Daniel Weiss from Weiss Labs is on the top names when it come to high end end or professional audio. When you say state of the art digital audio converters two names pop up almost at once; Meitner and Weiss. Matej Isak conduct friendly talk about digital audio and what future is brining along the line.
MI: Why all digital?
DW: This is historical, as we started out with digital audio. Of course A/D and D/A converters, which we also sell, are for a great part analog devices and thus I think we could do analog equipment as well. Maybe later on.
MI: There are folks that wouldn't touch digital mastering equipment. Do you find yourself in the middle of the analog-digital? You probably choose digital for some reason?
DW: Well, I don’t think there are many people who would not touch digital mastering equipment anymore. Digital audio is certainly much better implemented than it was 10 to 20 years ago. We have customers telling us that our EQs sound the best, even when compared to analog ones. In the end it is a matter of taste and what the engineer wants to achieve in terms of sonics. We went digital because that was a new market when we started (1985) and because we had some know-how in that area.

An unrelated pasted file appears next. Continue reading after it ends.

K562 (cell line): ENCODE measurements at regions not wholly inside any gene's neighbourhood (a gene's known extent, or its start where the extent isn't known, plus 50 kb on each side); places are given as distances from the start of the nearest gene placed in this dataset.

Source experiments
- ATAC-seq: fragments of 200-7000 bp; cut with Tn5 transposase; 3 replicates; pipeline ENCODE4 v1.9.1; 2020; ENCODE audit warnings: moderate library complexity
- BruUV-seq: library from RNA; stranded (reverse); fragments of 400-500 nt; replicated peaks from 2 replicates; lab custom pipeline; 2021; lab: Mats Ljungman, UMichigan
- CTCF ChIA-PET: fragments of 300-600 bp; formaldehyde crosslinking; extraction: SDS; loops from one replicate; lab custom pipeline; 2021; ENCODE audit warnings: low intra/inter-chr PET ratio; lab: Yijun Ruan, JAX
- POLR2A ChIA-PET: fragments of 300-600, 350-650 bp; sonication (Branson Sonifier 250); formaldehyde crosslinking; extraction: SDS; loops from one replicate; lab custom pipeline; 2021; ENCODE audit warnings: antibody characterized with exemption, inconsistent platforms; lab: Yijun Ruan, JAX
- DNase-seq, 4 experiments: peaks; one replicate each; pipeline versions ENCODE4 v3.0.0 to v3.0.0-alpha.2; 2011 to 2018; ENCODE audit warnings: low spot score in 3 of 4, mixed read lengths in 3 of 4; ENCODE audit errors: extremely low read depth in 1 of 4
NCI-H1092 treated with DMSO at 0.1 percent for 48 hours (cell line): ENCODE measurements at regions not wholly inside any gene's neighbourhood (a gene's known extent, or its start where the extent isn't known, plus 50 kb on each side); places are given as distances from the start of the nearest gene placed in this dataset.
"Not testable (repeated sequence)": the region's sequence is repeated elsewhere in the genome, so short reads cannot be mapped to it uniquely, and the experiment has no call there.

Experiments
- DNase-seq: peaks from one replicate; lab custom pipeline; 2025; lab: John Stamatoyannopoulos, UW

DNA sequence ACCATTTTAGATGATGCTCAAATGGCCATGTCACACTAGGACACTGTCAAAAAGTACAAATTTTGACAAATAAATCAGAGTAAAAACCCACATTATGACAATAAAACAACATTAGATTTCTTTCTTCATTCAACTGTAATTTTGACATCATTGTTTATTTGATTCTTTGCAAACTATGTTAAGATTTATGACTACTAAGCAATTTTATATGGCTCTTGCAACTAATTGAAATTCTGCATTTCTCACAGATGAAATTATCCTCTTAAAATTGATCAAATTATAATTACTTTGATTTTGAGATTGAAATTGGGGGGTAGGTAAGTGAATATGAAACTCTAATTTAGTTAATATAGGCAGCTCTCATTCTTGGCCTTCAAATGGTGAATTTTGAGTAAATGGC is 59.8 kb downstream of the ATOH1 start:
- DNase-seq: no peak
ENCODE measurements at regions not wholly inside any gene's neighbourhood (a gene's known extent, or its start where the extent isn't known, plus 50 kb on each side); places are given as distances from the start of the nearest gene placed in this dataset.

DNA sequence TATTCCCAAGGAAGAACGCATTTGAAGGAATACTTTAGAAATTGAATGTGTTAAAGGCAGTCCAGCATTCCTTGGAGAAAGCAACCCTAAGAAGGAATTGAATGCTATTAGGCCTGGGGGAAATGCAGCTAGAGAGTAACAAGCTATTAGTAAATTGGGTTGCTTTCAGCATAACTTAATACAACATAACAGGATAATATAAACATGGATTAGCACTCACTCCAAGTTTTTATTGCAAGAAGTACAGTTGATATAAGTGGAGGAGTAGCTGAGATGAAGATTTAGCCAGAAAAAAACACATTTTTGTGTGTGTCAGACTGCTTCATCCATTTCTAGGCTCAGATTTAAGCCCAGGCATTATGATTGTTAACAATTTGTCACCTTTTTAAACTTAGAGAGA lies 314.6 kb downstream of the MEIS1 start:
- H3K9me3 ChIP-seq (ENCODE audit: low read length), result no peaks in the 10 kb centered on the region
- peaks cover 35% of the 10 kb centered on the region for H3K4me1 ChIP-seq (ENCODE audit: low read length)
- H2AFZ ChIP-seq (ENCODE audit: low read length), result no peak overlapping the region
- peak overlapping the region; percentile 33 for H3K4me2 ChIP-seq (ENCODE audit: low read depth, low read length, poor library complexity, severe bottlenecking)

MI: When did you start to think about audiophile high end market and what lead to that decision?
DW: That was about in the year 2000. We found that our pro D/A Converter would nicely fit into the high-end hifi market, provided it has a nice enclosure. In addition the audiophiles are “hard to please” customers, like the mastering engineers are.
MI: Is digital recording at it's peak or is it just setting the grounds. Some say that analog vinyl had 100 years to improve and digital is here for some good 20 years. How do you see this?
DW: With the currently standardized high sampling rates (88.2kHz, 96kHz, 176.4kHz etc.) and a wordlength of 24 bits, we have hit the boundary of what makes sense (sampling rate) and what is physically achievable (wordlength). I can imagine that there will be improvements when doing A/D and D/A conversion, but the formats (sampling rates, wordlength) are here to stay, I hope at least.
MI: What sampling frequency is enough? Some say that even 44 khz 16 bit is good if mastered well, other say that 24bit and 96khz is more than enough, and again third camp say that only 192 khz (DSD) or even more would bring the quality of analogue or natural timber to life.